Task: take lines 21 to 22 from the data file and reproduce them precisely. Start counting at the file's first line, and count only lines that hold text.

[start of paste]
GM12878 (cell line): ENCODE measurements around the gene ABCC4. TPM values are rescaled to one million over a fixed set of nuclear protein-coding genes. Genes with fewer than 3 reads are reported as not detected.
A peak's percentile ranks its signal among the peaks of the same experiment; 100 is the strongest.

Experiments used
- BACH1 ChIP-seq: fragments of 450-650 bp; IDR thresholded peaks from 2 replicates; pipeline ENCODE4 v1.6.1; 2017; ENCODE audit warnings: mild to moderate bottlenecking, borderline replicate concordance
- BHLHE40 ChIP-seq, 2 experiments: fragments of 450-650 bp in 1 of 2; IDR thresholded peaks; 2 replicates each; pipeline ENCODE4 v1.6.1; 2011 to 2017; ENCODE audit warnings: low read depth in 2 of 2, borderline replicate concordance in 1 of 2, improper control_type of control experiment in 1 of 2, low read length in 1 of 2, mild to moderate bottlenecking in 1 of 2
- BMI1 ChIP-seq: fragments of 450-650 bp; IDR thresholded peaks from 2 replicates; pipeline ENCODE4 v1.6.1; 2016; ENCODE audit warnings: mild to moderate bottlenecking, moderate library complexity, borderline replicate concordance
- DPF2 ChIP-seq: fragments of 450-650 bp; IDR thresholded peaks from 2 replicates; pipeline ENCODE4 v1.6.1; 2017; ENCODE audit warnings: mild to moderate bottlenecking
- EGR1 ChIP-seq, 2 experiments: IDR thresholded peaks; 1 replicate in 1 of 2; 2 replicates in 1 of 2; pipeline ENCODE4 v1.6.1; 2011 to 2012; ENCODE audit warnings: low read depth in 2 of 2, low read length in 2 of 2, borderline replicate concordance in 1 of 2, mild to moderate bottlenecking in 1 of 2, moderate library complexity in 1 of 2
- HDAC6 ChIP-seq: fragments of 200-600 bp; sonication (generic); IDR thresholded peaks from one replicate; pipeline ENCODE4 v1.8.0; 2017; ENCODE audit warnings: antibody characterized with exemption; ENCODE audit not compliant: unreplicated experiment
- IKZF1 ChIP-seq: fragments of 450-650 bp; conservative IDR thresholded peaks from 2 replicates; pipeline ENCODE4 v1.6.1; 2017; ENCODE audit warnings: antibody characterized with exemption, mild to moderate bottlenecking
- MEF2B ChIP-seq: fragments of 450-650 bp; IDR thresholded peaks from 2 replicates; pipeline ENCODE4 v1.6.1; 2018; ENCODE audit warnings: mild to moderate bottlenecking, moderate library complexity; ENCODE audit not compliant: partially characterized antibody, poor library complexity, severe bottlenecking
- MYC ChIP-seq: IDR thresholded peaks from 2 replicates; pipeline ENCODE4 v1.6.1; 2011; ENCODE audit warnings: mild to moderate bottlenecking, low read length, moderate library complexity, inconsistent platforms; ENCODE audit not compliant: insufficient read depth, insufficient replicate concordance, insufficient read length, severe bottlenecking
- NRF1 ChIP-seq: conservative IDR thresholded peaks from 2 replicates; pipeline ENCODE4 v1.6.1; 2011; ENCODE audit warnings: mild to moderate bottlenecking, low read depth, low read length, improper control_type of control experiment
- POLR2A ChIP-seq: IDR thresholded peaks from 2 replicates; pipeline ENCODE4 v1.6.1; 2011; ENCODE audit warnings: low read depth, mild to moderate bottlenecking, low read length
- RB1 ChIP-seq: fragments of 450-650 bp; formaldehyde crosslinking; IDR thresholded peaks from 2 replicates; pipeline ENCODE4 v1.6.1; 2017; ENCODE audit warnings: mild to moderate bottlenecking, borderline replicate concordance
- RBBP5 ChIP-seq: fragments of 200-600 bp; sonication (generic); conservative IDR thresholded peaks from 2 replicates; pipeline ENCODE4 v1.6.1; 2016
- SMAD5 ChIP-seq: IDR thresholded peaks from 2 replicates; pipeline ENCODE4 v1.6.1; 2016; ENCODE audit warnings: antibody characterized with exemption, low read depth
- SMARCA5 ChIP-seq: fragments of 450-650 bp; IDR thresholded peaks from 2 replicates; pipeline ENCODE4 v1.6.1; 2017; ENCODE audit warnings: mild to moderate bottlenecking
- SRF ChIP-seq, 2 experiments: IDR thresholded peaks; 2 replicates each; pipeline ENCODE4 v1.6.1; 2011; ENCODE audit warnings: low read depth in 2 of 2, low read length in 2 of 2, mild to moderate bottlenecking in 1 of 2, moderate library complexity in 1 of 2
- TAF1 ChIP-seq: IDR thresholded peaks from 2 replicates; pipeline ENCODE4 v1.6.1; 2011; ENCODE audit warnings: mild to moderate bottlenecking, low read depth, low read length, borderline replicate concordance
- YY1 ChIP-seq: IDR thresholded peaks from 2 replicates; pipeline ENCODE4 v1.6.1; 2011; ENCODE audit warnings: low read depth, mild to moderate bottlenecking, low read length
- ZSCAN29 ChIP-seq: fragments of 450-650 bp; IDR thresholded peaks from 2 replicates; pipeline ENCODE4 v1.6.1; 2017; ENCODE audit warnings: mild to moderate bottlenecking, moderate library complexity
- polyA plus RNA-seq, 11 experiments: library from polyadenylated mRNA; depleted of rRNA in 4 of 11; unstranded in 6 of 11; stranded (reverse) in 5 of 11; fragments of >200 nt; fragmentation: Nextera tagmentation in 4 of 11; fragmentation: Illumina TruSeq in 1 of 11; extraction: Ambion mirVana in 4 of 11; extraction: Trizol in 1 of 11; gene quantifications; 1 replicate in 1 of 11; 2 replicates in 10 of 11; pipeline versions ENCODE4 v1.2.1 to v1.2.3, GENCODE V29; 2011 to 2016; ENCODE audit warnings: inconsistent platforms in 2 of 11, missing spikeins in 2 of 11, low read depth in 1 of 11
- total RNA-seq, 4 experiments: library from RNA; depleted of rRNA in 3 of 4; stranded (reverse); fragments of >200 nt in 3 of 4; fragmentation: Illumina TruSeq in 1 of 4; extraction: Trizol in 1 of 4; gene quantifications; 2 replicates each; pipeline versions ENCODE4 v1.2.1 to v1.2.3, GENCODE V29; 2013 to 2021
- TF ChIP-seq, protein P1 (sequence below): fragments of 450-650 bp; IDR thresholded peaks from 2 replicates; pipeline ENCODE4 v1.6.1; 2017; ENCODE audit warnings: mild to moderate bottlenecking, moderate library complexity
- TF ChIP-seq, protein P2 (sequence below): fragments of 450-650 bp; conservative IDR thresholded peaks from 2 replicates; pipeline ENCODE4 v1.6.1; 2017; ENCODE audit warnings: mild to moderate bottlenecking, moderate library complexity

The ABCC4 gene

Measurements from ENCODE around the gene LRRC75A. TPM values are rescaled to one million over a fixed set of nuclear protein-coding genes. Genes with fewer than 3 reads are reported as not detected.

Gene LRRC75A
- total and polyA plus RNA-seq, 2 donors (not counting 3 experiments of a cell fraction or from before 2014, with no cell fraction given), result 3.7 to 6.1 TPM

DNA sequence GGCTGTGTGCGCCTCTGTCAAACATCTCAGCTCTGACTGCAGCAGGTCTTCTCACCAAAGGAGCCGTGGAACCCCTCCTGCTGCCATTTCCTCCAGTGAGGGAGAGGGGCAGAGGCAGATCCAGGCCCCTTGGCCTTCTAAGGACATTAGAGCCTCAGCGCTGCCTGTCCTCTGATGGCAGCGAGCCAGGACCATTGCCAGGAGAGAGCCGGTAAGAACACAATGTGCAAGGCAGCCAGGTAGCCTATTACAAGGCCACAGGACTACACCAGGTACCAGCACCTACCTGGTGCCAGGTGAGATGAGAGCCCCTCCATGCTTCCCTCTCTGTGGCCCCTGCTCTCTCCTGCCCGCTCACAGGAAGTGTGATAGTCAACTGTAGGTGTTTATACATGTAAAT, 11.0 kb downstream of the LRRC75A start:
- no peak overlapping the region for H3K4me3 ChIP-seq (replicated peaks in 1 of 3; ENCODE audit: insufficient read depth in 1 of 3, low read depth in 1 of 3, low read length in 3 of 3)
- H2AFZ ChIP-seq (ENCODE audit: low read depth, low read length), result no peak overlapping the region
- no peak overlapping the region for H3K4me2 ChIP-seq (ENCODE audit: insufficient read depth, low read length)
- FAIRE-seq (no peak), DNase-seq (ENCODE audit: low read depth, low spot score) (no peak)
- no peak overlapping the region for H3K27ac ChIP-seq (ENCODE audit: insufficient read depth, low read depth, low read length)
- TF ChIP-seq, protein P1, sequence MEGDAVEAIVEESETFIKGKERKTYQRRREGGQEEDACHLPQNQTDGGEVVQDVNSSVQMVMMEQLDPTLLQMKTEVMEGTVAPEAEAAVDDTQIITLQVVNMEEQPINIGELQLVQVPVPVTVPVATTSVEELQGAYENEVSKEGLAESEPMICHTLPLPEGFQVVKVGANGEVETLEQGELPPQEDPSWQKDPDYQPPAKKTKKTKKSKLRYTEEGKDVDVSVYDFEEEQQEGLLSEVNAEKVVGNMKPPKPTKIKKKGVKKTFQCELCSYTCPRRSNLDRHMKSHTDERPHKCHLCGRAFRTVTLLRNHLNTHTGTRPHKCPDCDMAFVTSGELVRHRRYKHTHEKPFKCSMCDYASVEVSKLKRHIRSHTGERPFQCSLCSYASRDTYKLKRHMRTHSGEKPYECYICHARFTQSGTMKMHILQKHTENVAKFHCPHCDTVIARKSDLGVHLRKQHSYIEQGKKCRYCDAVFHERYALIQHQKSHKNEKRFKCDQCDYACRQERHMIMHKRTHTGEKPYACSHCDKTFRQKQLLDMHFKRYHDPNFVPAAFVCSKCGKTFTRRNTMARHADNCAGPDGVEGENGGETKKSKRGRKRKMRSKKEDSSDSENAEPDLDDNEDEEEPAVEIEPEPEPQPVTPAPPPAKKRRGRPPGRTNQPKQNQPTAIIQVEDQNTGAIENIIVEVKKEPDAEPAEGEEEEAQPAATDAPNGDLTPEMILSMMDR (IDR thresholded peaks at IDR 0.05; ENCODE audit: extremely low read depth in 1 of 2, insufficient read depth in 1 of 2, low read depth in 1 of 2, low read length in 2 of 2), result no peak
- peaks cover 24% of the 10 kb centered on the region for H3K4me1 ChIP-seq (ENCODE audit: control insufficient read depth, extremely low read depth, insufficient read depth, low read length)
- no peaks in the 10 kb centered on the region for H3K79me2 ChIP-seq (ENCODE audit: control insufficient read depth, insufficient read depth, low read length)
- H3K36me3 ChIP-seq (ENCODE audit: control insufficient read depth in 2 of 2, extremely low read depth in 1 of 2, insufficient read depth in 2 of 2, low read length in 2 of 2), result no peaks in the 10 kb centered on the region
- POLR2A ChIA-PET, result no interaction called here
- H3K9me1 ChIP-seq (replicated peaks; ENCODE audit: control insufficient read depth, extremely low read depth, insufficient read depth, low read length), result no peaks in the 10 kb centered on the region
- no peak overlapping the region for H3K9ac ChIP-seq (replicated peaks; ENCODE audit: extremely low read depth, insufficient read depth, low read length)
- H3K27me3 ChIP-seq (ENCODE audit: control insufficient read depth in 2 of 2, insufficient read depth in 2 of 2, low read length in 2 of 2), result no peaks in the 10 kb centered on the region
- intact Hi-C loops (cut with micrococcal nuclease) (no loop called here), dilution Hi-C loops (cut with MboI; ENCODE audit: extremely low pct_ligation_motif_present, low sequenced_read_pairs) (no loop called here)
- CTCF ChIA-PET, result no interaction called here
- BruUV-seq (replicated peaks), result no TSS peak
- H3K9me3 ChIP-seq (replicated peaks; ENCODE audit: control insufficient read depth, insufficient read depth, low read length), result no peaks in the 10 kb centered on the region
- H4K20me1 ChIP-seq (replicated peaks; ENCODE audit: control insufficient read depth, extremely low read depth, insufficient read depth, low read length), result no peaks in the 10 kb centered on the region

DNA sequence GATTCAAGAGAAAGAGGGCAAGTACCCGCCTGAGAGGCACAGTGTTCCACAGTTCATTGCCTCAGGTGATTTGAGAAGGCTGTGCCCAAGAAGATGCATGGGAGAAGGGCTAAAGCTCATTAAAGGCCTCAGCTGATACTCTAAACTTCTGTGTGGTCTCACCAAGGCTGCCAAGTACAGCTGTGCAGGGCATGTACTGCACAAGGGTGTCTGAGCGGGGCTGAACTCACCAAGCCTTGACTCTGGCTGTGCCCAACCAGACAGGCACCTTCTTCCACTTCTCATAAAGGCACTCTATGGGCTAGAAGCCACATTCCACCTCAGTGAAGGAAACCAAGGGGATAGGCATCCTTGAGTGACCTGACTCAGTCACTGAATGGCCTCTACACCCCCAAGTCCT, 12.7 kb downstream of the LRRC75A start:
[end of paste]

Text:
- YY1 ChIP-seq: IDR thresholded peaks from 2 replicates; pipeline ENCODE4 v1.6.1; 2011; ENCODE audit warnings: low read depth, mild to moderate bottlenecking, low read length
- ZSCAN29 ChIP-seq: fragments of 450-650 bp; IDR thresholded peaks from 2 replicates; pipeline ENCODE4 v1.6.1; 2017; ENCODE audit warnings: mild to moderate bottlenecking, moderate library complexity